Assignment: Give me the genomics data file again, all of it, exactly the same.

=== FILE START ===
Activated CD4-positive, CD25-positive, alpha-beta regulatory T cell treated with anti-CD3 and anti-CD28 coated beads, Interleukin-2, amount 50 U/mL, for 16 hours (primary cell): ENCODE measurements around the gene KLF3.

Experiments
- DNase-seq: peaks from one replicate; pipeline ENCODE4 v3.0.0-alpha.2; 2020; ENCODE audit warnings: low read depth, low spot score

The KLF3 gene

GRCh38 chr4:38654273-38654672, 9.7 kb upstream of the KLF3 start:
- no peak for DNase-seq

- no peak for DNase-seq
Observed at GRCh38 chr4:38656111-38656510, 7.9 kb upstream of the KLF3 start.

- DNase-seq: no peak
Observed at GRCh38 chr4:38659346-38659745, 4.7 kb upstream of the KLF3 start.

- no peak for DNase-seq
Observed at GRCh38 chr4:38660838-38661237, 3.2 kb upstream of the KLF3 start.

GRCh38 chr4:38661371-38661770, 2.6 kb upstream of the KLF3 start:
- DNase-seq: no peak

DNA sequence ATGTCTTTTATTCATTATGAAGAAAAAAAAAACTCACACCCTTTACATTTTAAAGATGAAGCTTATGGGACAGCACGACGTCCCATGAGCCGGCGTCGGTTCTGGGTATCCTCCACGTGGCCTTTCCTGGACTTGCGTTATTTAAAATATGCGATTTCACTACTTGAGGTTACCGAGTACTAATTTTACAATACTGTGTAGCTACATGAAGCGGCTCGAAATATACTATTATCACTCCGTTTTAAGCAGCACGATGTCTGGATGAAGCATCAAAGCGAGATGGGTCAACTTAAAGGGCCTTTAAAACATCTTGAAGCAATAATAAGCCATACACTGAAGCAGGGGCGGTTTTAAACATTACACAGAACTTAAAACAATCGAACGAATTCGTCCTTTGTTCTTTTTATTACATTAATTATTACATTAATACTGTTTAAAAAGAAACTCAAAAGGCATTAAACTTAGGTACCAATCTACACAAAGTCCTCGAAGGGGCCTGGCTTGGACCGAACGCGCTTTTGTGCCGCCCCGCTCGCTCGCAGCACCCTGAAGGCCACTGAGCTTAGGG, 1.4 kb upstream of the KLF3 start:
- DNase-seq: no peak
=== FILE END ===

Activated CD4-positive, CD25-positive, alpha-beta regulatory T cell treated with anti-CD3 and anti-CD28 coated beads, Interleukin-2, amount 50 U/mL, for 16 hours (primary cell): ENCODE measurements around the gene KLF3.

Experiments
- DNase-seq: peaks from one replicate; pipeline ENCODE4 v3.0.0-alpha.2; 2020; ENCODE audit warnings: low read depth, low spot score

The KLF3 gene

GRCh38 chr4:38654273-38654672, 9.7 kb upstream of the KLF3 start:
- no peak for DNase-seq

- no peak for DNase-seq
Observed at GRCh38 chr4:38656111-38656510, 7.9 kb upstream of the KLF3 start.

- DNase-seq: no peak
Observed at GRCh38 chr4:38659346-38659745, 4.7 kb upstream of the KLF3 start.

- no peak for DNase-seq
Observed at GRCh38 chr4:38660838-38661237, 3.2 kb upstream of the KLF3 start.

GRCh38 chr4:38661371-38661770, 2.6 kb upstream of the KLF3 start:
- DNase-seq: no peak

DNA sequence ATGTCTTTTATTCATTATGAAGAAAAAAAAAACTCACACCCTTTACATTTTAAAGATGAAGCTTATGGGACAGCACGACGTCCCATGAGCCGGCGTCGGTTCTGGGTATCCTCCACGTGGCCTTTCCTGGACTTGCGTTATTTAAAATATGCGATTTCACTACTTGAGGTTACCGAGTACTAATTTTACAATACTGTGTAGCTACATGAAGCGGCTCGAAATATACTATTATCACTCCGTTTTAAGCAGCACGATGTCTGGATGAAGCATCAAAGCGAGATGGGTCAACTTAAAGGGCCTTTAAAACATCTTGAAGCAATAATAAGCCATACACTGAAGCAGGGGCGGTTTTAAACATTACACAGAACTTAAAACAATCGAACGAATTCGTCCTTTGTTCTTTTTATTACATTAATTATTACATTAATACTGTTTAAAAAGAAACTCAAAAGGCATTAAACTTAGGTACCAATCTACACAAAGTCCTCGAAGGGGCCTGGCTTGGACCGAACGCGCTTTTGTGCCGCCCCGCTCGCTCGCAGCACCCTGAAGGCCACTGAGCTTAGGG, 1.4 kb upstream of the KLF3 start:
- DNase-seq: no peak